# How can I get the solubility value of nitrogen in water at 10 degrees Celsius with Mathematica?

How can I get the solubility value of nitrogen in water at 10 °C with Mathematica?

The site engineering toolbox dot com gives graphs of such values, but I want the numerical value.

• ChemicalData["Nitrogen", "Solubility"] is Missing["NotAvailable"], sorry. Apr 22, 2015 at 13:46
• = solubility of nitrogen in water (Free-Form) does give back some result though. Apr 22, 2015 at 14:16

Unfortunately, the data do not currently exist in the Wolfram sphere of knowledge:

WolframAlpha["aqueous solubility of nitrogen"]


(At least W|A knows what we are asking for, it just doesn't know the answer). Instead, we need to use graph manipulation to get our answer.

img = Import["http://i.stack.imgur.com/V4JdO.jpg"];
(* Manually find the image coordinates for three points *)
{a1, a2, a3} = {{88.1818, 67.8182}, {89.0909, 369.636}, {403.636,67.8182}};
{b1, b2, b3} = {{0, 0}, {0, 0.035}, {60, 0}};
(* Create a transformation *)
trans = FindGeometricTransform[{b1, b2, b3}, {a1, a2, a3}][[2]];


The plot is blue, and there are better ways, I'm sure, to get at the blue in this figure, but subtracting out the red and green is most intuitive to me, so here it goes:

blue = ImageData[img][[All, All, 3]] - ImageData[img][[All, All, 2]] -
ImageData[img][[All, All, 1]] // Image


We can grab the curve points and tweak the image all in one shot:

curve = (Reverse /@
Position[
ImageData[Thinning@Binarize@DeleteSmallComponents@blue,
DataReversed -> True], 1]);
Show[ListPlot[trans@curve, PlotRange -> All]]


Now all that is left is to make an interpolating function of the data and get our answer:

solubility = Interpolation[trans@curve]
solubility[10]
(* 0.0242127 *)


I wouldn't trust Mathematica's number of significant figures, but we've got a reasonable result at this point.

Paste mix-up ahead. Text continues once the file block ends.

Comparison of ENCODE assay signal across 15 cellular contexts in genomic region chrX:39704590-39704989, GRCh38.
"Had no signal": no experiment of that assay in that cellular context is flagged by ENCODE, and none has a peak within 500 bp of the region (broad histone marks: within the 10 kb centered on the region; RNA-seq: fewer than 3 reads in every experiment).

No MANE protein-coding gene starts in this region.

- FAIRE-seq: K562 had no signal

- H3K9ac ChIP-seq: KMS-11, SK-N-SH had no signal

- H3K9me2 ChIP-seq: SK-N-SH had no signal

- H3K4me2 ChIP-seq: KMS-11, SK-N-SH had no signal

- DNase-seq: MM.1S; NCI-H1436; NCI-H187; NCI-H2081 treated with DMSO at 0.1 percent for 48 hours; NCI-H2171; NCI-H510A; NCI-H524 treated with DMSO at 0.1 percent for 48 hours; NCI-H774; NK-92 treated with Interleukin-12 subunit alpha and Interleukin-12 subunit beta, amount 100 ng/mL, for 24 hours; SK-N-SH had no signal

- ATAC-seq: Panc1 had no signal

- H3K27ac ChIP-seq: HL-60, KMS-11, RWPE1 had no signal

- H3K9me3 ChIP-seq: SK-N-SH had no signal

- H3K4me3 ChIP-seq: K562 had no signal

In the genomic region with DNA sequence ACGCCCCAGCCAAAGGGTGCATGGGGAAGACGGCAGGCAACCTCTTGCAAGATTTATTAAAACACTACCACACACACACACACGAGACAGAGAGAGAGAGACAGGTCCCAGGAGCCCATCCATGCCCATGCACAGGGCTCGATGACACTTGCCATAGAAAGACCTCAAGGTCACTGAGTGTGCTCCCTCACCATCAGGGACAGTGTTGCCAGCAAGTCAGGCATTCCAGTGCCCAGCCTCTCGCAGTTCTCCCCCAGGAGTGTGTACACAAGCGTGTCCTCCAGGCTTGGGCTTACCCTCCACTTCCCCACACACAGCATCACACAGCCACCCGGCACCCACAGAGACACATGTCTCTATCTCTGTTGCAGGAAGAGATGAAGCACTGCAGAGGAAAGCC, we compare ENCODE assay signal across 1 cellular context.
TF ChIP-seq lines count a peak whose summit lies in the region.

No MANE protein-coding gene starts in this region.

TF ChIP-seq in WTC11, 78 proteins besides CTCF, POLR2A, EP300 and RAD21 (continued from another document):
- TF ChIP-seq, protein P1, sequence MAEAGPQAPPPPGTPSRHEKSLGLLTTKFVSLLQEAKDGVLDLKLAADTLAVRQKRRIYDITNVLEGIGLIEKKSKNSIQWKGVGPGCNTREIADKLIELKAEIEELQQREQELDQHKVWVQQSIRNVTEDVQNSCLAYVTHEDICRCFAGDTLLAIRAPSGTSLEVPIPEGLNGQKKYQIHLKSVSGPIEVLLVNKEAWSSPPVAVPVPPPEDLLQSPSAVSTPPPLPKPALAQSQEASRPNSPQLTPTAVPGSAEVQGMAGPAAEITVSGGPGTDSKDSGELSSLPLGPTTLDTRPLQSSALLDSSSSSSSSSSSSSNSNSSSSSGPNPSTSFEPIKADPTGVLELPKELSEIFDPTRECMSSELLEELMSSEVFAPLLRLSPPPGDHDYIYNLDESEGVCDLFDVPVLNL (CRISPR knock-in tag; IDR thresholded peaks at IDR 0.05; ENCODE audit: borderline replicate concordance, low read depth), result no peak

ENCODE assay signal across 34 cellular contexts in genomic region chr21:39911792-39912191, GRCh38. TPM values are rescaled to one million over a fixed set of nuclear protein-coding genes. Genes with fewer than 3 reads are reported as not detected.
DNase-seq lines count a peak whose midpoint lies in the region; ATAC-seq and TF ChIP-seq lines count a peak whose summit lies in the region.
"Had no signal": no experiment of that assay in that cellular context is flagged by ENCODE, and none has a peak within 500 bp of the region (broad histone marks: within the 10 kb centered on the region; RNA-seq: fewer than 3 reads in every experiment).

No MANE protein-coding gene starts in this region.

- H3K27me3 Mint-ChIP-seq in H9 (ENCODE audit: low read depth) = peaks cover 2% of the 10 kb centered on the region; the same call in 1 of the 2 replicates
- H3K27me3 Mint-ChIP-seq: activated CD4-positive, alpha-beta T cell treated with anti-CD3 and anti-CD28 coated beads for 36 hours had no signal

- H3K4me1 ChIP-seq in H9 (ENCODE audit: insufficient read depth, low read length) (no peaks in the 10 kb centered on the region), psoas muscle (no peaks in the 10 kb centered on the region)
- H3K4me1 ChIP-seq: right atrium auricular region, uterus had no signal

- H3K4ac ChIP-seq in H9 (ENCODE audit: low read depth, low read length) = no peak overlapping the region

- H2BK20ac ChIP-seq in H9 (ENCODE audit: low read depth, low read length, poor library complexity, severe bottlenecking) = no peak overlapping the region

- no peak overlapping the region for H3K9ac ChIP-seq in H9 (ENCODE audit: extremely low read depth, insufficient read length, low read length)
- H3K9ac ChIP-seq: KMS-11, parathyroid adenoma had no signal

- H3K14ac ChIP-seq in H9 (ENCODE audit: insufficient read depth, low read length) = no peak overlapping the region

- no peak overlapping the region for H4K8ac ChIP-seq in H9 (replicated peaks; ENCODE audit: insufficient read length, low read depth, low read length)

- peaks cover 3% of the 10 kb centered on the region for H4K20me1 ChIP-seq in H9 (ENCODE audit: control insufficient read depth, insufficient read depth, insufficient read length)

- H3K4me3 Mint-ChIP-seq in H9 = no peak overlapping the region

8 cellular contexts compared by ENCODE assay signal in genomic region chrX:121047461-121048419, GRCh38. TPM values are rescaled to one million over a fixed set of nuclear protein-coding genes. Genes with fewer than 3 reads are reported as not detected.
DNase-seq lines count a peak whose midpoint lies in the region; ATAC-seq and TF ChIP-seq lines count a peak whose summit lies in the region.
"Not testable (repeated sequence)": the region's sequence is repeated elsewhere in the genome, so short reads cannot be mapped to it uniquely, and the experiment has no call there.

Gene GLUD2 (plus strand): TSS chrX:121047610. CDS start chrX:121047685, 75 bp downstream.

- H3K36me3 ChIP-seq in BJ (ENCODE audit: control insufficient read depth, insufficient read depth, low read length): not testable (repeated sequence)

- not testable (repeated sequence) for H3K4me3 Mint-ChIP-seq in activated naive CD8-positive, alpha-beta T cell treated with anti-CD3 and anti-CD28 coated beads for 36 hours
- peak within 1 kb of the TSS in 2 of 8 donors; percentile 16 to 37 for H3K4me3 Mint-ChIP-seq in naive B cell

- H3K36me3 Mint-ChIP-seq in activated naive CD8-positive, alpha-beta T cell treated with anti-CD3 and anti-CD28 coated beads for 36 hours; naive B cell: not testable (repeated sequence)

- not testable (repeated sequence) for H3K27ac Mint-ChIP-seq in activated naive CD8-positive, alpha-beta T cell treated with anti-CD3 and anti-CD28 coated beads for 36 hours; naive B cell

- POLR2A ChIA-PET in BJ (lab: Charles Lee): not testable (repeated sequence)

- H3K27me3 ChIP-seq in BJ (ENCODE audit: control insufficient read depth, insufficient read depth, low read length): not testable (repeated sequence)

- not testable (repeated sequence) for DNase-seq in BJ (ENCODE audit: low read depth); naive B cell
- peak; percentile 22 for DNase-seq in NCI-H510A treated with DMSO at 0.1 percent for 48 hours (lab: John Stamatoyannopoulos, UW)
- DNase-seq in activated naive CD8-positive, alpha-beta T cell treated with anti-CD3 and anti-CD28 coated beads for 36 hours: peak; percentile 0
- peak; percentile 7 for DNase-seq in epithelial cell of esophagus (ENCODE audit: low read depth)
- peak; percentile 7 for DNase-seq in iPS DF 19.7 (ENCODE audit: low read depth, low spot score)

• I don't think Mathematica is claiming that any of those figures necessarily are or are not significant! Still, this seems like the best approach. I simply would not trust any values obtained from W|A without knowing where they came from originally. Apr 22, 2015 at 14:23
• @OleksandrR. True. The comment stems from me currently doing some grading and noting that students are writing down every darn number from their calculator without thinking about the precision of their measurements. I think I'm grumpy. Apr 22, 2015 at 14:40
• That said, your comment on sources is very important. The source of this data isn't a terribly reliable one, and the website does not make any attempt to cite where the data are from or how the measurements were made. Caveat Emptor. Apr 22, 2015 at 14:44

Since the relevant data are not known to either of ElementData[] or ChemicalData[], I'll go ahead and pull needed values from the NIST Chemistry WebBook; at least that is a more generally accepted provenance than the built-in curated data functions.

First, I'll assume that nitrogen's pressure is at 1 atmosphere. We can then use the temperature-dependent version of Henry's law. Using the relevant values for nitrogen taken from here, we have

With[{p = Quantity[1, "Atmospheres"], t = Quantity[273.15 + 10, "Kelvins"]},
UnitConvert[(ChemicalData["Nitrogen", "MolarMass"]/ChemicalData["Water", "Density"])
p Quantity[6.5*^-4, "Molar"/"Atmospheres"]
Exp[-Quantity[1300, "Kelvins"] (1/t - 1/Quantity[298.15, "Kelvins"])],
"Grams"/"Kilograms"]]

Quantity[0.0144532, "Grams"/"Kilograms"]


which is a bit off from the value in bob's answer. Whether this is due to a deviation from Henry's law, or the questionable provenance of the empirical data in the OP, or something else, is another question altogether.

• Hmm, only now noticing your answer. The shape of the curve in the OP's data makes me think that Henry's Law isn't followed here; although I don't know why that would be the case for a reasonably innocent gas such as nitrogen. Dec 10, 2018 at 2:02